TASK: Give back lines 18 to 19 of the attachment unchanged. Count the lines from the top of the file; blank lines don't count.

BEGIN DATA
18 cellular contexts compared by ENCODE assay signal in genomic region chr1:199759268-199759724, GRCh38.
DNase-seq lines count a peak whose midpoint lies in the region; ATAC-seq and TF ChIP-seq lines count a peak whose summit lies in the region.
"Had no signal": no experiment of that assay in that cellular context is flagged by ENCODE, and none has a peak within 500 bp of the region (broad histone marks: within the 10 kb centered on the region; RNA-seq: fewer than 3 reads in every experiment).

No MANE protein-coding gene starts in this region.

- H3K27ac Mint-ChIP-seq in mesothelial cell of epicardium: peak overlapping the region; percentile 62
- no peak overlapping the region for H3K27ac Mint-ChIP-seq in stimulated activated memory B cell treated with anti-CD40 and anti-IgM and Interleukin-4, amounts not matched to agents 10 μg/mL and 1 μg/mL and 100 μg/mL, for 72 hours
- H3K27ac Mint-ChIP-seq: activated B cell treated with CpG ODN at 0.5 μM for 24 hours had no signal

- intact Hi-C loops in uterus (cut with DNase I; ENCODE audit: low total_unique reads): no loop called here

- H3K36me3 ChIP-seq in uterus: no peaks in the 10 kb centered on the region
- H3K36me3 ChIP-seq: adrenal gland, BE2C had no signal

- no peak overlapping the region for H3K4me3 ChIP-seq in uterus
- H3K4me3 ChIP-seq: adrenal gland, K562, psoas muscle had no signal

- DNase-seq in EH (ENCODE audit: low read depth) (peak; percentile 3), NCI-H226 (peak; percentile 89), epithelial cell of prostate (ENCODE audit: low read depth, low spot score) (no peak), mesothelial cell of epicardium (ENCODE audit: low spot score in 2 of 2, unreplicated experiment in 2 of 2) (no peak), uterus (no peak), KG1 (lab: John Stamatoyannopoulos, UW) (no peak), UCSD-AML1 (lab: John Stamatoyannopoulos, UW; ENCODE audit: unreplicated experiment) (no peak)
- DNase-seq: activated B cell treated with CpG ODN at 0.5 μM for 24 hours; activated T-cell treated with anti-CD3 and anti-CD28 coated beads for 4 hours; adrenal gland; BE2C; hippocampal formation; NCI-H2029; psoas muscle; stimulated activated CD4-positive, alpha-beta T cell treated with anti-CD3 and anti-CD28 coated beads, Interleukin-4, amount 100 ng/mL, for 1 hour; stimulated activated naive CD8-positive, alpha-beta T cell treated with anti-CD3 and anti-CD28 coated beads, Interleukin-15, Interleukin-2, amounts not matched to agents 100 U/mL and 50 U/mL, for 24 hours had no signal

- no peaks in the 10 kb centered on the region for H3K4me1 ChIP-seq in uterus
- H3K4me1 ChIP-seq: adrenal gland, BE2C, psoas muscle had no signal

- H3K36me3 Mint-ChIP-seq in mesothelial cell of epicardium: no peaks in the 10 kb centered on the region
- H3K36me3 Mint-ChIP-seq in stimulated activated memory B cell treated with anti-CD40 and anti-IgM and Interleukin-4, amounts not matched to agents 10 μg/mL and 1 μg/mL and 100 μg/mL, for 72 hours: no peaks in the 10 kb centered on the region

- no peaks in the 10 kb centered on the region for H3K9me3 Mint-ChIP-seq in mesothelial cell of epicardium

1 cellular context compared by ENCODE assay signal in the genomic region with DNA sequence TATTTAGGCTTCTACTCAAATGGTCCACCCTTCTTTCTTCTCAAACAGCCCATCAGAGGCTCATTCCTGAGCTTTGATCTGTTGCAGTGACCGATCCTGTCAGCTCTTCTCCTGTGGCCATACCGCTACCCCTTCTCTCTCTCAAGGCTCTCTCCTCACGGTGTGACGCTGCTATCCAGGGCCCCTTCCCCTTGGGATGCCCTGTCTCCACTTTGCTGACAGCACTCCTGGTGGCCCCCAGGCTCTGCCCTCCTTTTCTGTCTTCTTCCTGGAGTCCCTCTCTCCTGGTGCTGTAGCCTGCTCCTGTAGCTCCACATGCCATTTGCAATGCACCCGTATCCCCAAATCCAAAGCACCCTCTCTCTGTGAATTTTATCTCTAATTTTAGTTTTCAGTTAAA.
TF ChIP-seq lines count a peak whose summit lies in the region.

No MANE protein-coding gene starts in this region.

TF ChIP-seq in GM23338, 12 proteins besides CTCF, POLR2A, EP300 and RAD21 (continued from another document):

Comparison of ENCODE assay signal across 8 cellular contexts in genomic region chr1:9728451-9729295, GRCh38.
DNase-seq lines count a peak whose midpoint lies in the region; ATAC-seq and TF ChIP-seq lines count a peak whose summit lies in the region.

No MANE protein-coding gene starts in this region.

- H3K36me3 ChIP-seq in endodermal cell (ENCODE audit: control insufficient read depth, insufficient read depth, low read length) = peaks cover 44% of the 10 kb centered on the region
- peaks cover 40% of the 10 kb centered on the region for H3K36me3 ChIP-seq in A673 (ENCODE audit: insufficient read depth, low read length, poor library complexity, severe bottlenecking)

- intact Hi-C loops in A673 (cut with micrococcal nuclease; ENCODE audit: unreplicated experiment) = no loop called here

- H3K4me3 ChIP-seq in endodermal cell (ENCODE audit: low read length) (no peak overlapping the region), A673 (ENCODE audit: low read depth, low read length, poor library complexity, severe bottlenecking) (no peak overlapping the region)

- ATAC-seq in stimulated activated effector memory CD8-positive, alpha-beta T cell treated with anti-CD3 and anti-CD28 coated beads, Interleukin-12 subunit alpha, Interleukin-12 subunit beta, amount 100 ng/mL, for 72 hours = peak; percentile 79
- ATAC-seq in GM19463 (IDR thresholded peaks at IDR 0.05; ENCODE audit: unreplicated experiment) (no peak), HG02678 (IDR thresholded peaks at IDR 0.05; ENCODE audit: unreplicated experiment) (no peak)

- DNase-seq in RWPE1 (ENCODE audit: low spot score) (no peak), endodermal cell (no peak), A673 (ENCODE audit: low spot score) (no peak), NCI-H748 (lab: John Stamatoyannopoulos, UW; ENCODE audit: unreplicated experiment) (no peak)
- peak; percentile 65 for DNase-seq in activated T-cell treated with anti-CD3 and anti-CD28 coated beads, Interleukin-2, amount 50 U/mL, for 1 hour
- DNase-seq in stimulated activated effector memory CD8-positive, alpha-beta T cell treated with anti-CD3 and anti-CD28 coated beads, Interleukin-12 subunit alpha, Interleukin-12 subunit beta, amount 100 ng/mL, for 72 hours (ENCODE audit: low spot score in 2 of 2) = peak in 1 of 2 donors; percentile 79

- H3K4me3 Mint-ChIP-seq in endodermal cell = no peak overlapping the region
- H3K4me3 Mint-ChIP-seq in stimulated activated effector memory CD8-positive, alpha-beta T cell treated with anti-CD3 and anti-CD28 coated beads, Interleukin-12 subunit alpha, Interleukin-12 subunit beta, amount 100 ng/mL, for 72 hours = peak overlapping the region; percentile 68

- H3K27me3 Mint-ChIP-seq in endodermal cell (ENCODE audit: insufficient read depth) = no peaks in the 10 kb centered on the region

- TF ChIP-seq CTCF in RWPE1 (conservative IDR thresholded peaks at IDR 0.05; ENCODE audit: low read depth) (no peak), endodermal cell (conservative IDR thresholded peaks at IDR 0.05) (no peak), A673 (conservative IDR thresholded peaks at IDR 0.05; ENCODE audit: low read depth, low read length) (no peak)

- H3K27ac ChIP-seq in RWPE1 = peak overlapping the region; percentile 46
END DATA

- H3K36me3 Mint-ChIP-seq in stimulated activated memory B cell treated with anti-CD40 and anti-IgM and Interleukin-4, amounts not matched to agents 10 μg/mL and 1 μg/mL and 100 μg/mL, for 72 hours: no peaks in the 10 kb centered on the region

- no peaks in the 10 kb centered on the region for H3K9me3 Mint-ChIP-seq in mesothelial cell of epicardium